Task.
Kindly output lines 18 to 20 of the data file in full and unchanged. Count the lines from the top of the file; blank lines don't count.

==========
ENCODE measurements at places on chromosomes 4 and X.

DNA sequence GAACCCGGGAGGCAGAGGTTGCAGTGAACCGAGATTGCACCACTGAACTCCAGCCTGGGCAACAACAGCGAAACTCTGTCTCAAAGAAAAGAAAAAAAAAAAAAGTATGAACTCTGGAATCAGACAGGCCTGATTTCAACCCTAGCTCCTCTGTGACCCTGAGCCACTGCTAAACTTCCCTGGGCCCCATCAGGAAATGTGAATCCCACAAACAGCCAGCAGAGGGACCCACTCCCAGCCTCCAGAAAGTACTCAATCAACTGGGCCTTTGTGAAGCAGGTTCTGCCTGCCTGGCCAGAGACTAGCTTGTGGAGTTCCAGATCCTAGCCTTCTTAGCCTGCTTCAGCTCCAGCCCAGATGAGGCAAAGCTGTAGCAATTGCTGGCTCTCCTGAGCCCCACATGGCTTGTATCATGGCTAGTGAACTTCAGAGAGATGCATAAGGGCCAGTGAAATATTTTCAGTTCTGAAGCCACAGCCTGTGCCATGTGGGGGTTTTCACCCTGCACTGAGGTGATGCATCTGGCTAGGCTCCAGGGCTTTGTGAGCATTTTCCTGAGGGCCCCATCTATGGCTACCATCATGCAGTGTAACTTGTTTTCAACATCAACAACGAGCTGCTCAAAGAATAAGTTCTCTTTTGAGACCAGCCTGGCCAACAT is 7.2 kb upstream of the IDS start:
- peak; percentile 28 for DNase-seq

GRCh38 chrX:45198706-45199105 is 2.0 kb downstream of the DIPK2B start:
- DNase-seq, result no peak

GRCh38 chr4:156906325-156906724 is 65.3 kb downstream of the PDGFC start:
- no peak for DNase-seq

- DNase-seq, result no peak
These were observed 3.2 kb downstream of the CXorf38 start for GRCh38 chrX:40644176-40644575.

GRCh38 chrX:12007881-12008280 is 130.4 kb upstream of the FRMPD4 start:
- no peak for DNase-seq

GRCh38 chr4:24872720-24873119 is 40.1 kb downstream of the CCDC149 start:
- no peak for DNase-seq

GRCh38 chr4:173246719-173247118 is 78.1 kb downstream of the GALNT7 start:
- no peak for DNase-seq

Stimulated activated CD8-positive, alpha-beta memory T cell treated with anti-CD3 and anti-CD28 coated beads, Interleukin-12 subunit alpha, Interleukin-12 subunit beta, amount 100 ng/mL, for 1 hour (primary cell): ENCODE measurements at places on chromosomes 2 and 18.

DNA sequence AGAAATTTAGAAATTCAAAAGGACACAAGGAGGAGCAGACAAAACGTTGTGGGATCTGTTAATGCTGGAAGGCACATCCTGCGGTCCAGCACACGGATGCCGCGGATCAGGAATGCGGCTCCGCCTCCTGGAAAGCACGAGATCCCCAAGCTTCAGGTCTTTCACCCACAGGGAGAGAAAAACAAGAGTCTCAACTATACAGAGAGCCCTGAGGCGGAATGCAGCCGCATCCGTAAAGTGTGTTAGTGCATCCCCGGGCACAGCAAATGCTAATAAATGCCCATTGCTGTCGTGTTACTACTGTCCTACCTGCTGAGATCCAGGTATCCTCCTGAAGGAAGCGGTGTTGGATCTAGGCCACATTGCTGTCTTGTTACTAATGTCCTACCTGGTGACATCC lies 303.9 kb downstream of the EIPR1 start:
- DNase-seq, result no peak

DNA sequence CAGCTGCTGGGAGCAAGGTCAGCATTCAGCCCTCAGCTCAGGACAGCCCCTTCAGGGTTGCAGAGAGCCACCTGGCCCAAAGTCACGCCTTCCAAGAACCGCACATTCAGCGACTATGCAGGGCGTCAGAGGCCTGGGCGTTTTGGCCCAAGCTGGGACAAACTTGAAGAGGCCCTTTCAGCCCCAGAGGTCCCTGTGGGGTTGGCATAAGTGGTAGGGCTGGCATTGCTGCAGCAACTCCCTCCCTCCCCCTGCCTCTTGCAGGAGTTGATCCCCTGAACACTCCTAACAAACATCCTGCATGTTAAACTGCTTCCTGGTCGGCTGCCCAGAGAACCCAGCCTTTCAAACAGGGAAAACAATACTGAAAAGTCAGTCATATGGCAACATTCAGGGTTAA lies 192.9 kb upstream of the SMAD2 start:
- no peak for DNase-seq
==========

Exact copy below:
- DNase-seq, result no peak

DNA sequence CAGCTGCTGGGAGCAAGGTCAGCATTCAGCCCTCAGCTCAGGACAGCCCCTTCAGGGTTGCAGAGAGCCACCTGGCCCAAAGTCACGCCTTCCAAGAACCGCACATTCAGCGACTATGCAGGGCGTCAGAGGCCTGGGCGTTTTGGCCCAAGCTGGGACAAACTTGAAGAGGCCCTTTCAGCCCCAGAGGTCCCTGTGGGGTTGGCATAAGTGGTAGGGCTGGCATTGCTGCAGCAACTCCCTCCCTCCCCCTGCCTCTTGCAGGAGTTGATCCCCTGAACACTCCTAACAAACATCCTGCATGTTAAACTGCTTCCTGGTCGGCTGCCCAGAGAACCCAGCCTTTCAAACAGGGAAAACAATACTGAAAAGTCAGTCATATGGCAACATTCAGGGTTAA lies 192.9 kb upstream of the SMAD2 start:
- no peak for DNase-seq